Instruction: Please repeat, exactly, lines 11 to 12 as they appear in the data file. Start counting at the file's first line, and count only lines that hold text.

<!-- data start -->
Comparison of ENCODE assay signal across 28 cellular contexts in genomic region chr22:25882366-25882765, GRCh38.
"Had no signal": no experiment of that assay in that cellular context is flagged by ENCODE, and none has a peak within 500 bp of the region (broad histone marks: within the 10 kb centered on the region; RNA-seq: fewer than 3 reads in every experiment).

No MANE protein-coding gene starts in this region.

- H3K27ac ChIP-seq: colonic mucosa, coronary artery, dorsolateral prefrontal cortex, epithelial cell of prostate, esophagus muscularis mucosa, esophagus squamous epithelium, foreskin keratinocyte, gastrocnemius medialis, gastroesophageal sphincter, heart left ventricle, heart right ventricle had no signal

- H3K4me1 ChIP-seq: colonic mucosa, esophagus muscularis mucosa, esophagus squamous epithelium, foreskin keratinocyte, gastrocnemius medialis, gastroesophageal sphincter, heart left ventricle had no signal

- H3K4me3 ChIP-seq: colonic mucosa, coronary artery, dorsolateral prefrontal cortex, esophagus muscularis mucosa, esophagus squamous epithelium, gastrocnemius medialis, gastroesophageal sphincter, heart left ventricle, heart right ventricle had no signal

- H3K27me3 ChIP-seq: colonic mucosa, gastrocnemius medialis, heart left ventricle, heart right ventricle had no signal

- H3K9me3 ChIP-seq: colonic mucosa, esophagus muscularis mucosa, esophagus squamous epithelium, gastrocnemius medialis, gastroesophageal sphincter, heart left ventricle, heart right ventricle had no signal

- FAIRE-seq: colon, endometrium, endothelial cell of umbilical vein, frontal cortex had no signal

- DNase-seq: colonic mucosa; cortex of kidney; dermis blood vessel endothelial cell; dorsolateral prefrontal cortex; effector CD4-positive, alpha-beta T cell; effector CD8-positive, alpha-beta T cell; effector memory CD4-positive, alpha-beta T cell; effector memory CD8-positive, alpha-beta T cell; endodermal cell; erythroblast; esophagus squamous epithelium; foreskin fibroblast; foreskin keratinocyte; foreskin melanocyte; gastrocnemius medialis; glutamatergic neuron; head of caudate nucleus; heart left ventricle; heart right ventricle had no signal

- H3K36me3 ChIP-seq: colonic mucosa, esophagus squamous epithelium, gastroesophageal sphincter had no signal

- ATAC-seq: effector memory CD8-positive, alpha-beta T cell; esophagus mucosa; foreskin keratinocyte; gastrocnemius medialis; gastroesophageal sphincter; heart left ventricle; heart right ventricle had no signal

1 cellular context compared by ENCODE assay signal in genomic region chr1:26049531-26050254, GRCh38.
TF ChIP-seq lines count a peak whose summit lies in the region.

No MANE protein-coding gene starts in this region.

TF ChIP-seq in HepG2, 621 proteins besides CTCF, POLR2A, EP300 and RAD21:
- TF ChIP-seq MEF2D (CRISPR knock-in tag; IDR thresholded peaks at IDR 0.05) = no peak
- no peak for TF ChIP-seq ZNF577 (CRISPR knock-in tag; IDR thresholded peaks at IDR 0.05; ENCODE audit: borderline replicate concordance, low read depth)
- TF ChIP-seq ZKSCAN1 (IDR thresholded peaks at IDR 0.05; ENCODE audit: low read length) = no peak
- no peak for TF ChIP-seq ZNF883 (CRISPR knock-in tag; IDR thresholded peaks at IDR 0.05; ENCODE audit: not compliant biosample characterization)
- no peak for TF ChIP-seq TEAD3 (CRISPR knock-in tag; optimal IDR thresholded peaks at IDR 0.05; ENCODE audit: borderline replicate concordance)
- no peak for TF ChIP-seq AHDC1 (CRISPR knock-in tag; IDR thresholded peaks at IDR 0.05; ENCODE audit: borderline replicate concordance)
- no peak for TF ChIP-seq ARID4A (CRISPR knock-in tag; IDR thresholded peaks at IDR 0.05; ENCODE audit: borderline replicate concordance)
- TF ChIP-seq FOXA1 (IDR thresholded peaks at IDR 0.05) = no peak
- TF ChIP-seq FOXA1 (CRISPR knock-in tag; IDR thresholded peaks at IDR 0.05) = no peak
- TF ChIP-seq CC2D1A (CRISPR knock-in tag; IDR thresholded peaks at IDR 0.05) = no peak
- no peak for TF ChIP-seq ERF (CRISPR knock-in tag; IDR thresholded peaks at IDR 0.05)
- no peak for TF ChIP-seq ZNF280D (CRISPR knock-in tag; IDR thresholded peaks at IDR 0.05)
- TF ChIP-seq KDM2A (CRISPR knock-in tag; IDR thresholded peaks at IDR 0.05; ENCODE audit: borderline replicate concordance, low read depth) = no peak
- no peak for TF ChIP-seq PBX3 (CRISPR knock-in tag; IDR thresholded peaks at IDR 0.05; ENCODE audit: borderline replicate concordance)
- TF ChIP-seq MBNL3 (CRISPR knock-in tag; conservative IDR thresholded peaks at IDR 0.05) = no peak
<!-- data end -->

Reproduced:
- H3K36me3 ChIP-seq: colonic mucosa, esophagus squamous epithelium, gastroesophageal sphincter had no signal

- ATAC-seq: effector memory CD8-positive, alpha-beta T cell; esophagus mucosa; foreskin keratinocyte; gastrocnemius medialis; gastroesophageal sphincter; heart left ventricle; heart right ventricle had no signal